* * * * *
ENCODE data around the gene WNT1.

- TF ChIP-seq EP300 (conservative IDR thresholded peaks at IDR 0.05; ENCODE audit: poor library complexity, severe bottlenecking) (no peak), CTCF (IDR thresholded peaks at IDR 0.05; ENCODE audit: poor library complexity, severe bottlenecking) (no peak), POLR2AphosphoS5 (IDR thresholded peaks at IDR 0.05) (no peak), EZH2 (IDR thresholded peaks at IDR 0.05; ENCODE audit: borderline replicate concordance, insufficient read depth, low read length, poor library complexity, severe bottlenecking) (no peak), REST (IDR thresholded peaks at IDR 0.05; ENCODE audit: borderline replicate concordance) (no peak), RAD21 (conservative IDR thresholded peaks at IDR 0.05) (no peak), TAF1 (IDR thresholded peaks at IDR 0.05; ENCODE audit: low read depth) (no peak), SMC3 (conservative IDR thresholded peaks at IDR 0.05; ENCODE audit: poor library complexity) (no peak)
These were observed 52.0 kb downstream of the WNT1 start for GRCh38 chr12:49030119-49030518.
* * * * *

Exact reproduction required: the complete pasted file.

ENCODE data around the gene WNT1.

- TF ChIP-seq EP300 (conservative IDR thresholded peaks at IDR 0.05; ENCODE audit: poor library complexity, severe bottlenecking) (no peak), CTCF (IDR thresholded peaks at IDR 0.05; ENCODE audit: poor library complexity, severe bottlenecking) (no peak), POLR2AphosphoS5 (IDR thresholded peaks at IDR 0.05) (no peak), EZH2 (IDR thresholded peaks at IDR 0.05; ENCODE audit: borderline replicate concordance, insufficient read depth, low read length, poor library complexity, severe bottlenecking) (no peak), REST (IDR thresholded peaks at IDR 0.05; ENCODE audit: borderline replicate concordance) (no peak), RAD21 (conservative IDR thresholded peaks at IDR 0.05) (no peak), TAF1 (IDR thresholded peaks at IDR 0.05; ENCODE audit: low read depth) (no peak), SMC3 (conservative IDR thresholded peaks at IDR 0.05; ENCODE audit: poor library complexity) (no peak)
These were observed 52.0 kb downstream of the WNT1 start for GRCh38 chr12:49030119-49030518.